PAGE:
Tar Spot: the no-fun fungus affecting DeKalb County corn
Farmer Steve Drendel of Malta had heard about tar spot before, but had never seen it in person – until this year.
This year, Drendel saw tar spot in all of his cornfields. He planted between eight and 10 hybrid corn varieties, and all were affected by the black-spotted fungus.
“Every hybrid was effected, each differently,” Drendel said. “Some lost 30 to 40 bushels per acre, others 10 to 20 bushels per acre. I’ve been aware of tar spot the last three or so years, but this is the first year I visibly saw it in my fields and had yield reduction.”
Eric Shearer, farm manager at Babson Farms in DeKalb, said he and his tenant farmers have seen tar spot for about four years, but that this year “was definitely worse.”
“This was the first time it was noticeable and that we had yield loss with it,” Shearer said. “Our fields went from green to dead in five days.”
Tar spot’s symptoms include black raised bumps or lesions on corn leaves, and in some cases, necrotic fisheyes or dead tissue surrounding the lesions. The embedded lesions resemble a spot of tar on the corn plant. Significant infection can limit photosynthesis, reduce yield or potentially kill the plant.
Russ Higgins, commercial agriculture educator with University of Illinois Extension, said tar spot has been an issue in Mexico and Latin America, where it’s known as tar spot complex and can cause severe yield losses. It is now an issue in Florida and a growing number of states surrounding Illinois.
“Tar spot has historically been found in southern climates and has been associated with high humidity and moderate temperatures,” Higgins said. “One theory is that the spores from the disease traveled north through weather, maybe a tropical storm or a hurricane.”
The disease, new to the continental U.S., was first observed in Illinois near DeKalb in 2015, with additional sightings in Indiana. Since that time, the leaf disease has been detected in northern Illinois each year, but, until now, infections have been sparse and have occurred late in the season, minimizing yield loss.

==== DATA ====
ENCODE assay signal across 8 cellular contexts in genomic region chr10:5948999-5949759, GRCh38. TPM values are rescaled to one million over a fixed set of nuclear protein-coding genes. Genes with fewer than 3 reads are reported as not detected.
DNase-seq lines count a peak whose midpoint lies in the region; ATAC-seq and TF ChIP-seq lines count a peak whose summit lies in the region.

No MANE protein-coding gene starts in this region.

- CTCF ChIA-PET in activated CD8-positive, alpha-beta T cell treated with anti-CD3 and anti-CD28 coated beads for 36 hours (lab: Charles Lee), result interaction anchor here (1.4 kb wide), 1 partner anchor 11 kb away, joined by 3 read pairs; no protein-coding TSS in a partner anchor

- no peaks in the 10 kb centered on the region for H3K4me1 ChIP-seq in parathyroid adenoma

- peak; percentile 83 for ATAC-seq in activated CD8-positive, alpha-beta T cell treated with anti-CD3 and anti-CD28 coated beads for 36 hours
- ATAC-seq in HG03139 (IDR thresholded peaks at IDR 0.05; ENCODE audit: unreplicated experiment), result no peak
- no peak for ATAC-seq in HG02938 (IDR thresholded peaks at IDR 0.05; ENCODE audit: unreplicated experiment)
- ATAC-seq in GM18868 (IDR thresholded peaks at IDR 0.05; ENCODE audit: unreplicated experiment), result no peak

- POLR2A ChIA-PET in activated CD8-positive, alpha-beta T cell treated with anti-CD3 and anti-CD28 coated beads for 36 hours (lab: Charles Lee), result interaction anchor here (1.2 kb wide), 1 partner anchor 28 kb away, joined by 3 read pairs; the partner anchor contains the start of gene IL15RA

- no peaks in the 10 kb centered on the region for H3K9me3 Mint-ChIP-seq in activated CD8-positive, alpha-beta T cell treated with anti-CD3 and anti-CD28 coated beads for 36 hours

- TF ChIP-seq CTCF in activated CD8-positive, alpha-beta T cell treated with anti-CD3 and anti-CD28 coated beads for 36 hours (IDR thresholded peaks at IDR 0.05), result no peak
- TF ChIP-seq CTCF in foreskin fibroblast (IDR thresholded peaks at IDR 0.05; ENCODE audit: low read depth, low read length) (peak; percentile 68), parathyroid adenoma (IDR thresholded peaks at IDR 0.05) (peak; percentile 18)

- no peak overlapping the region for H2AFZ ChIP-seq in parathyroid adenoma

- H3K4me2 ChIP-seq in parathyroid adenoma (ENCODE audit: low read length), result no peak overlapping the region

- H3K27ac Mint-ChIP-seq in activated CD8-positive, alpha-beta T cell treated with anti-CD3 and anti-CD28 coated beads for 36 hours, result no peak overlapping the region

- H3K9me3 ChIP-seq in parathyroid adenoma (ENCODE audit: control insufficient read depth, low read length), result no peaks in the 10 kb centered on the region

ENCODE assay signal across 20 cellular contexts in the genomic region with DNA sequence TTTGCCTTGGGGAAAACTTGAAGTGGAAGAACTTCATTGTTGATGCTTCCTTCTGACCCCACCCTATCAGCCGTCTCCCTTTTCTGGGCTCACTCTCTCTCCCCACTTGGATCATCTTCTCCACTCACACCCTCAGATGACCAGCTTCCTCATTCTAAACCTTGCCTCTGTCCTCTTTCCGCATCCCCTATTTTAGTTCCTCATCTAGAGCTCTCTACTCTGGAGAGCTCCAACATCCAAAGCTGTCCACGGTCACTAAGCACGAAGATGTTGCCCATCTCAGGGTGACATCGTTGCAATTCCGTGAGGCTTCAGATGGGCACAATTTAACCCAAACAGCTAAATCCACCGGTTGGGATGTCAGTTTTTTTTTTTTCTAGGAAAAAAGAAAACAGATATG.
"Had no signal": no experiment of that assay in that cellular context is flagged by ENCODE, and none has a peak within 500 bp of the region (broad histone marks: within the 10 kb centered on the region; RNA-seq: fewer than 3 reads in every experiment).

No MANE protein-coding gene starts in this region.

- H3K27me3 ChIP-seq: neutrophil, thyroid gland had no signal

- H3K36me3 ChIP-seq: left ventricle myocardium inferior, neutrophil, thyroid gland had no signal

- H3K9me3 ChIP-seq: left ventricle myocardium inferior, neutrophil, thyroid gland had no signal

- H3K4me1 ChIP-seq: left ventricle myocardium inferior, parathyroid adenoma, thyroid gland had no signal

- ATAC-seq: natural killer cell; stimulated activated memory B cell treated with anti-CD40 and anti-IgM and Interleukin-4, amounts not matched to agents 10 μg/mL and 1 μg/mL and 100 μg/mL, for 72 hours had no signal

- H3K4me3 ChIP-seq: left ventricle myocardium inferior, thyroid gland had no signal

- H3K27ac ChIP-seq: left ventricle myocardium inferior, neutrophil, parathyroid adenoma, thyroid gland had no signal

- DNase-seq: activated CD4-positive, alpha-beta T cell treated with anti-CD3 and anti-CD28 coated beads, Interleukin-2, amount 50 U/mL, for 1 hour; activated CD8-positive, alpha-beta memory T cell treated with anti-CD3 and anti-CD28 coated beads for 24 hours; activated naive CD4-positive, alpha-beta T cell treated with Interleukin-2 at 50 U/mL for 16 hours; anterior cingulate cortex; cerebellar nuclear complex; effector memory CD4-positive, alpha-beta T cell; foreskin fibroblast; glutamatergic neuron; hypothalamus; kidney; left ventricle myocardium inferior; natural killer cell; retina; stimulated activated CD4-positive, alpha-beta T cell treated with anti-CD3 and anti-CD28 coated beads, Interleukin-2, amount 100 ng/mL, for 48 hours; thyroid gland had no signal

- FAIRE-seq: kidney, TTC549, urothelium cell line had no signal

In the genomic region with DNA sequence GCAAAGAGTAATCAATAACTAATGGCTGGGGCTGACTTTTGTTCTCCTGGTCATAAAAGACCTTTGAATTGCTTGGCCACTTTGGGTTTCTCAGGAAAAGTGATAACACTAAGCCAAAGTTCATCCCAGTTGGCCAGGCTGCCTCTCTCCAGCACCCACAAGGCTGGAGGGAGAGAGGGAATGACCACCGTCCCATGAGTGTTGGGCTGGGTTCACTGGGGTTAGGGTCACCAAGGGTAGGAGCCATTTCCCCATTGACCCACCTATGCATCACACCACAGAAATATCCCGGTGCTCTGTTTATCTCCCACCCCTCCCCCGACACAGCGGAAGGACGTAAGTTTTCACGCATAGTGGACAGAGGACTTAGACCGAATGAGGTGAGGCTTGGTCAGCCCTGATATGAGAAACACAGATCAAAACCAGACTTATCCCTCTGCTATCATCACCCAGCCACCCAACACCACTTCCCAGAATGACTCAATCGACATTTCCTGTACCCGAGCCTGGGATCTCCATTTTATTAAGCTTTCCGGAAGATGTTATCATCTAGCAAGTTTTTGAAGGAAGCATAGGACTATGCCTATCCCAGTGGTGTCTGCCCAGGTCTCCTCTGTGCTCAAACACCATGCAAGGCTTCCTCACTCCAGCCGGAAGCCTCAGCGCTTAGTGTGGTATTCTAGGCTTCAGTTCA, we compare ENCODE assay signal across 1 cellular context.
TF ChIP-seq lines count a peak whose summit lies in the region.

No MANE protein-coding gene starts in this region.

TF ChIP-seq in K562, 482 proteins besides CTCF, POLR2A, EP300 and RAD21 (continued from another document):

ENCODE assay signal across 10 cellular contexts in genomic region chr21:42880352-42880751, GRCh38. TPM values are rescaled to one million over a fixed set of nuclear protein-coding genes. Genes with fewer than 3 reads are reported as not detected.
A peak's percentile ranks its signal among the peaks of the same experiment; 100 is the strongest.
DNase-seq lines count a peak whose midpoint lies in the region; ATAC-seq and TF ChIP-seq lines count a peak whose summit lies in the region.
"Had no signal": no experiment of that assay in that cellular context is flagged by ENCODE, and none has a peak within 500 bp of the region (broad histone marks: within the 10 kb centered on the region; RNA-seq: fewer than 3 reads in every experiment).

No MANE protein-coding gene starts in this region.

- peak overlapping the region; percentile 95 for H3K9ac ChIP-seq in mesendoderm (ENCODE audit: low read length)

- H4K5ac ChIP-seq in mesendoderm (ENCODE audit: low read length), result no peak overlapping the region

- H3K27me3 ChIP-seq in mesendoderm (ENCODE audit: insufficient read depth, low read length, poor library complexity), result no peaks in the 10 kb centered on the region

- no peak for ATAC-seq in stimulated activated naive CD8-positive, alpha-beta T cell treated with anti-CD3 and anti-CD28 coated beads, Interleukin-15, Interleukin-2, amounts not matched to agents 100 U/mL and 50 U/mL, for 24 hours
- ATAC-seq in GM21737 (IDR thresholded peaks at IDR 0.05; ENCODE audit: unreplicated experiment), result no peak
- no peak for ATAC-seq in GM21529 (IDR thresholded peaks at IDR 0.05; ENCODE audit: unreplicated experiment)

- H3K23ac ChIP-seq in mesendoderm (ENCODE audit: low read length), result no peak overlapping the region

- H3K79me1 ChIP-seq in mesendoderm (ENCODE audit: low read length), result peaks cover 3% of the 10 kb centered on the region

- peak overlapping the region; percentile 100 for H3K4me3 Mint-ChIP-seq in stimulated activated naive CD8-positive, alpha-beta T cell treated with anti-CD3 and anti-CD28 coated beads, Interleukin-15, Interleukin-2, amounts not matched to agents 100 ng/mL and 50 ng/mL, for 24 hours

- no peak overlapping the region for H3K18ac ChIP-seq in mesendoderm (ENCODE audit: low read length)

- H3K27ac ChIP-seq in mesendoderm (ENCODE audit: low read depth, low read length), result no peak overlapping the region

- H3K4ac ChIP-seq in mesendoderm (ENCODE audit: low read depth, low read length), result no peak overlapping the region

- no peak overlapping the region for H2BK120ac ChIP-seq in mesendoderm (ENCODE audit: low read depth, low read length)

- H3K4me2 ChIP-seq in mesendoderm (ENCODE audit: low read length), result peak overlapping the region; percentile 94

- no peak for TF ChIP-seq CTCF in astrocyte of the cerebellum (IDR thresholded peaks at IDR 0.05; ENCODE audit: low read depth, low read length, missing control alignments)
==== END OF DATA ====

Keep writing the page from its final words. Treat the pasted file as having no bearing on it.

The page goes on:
“Once we were made aware of it, we found it in more and more locations, but never as much as we’ve had this year,” Higgins said. “In 2016 and 2017, we saw it late in the season and didn’t know if it would overwinter in fields. For whatever reason this year, the infections started much earlier and it has been much more prevalent.”
Higgins said that this year, tar spot has appeared in the fields of nearly every DeKalb County corn farmer. It has also appeared in southern Wisconsin, Michigan, Iowa and parts of Indiana.
According to an article written by extension Plant Pathologist Nathan Kleczewski, little is known about tar spot, how the pathogens interact with one another, the epidemiology of the diseases and how the pathogens interact with their corn host. The disease may act different in Midwest production systems because hybrid genetics, production practices and environments differ from those in Latin America.
“It really hasn’t been an issue until this year, so there haven’t been extensive studies or specific trials,” Higgins said. “It’s hard to validate just how we’ve been effected by tar spot. We’d have to compare an effected area to an area without it, and this year that’d be hard to do. It infected just about everything.”
“We still have a lot to learn on the subject, so much is still unknown,” Higgins said. “We don’t know why it took hold in northern Illinois but skipped central and southern Illinois. We don’t know what extent fungicides or tillage will help. We have no idea how it functions here.”
Higgins said one experiment has been done: sweet corn planted in September that emerged and grew two to three inches also was affected by tar spot.
“That means that tar spot can continue infection through the season if given the right conditions,” Higgins said. “We know that it is here and we are positive that it is overwintering. But we don’t know why this year has been so severe. We’ve had a fair amount of moisture this year, but we’ve also had it in recent years as well. We’re not sure what made 2018 so unique.”
Shearer said that he is talking to his tenant farmers to decide how to combat tar spot next year.
“We have to ask ourselves how to fix this, if it can be fixed,” Shearer said. “Will we use fungicide? We have to figure out what it will cost us. Will we have to spray every acre next year?”
Drendel said next year he plans to look to plant hybrid corn varieties and possibly spray multiple applications of fungicide.
“My plan for next year is to plant hybrids that didn’t show as much yield reduction and spray fungicide that will prevent the disease from spreading,” Drendel said. “All corn, at varying degrees, was effected this year. Tar spot was very severe because it had a multiplying effect with other diseases and weather. We have seen how the combination of below-normal rainfall in July and August and the diseases of anthracnose and tar spot have impacted overall corn yields this year.”
Kleczewski said that current models predict the spread of tar spot across the Corn Belt.
“Models predict that tar spot may be more severe in the north Midwest area near Lake Michigan because that region shares a lot of similarities climatically with Latin America, where the disease may have originated,” Kleczewski said. “In Latin America, the best way to prevent tar spot has been through hybrid genetics. Our end goal is that in the next few years, the industry will have better hybrids and we’ll develop tools to determine a window to help growers make profitable and efficacious fungicide applications, hopefully avoiding the epidemic we had this season.”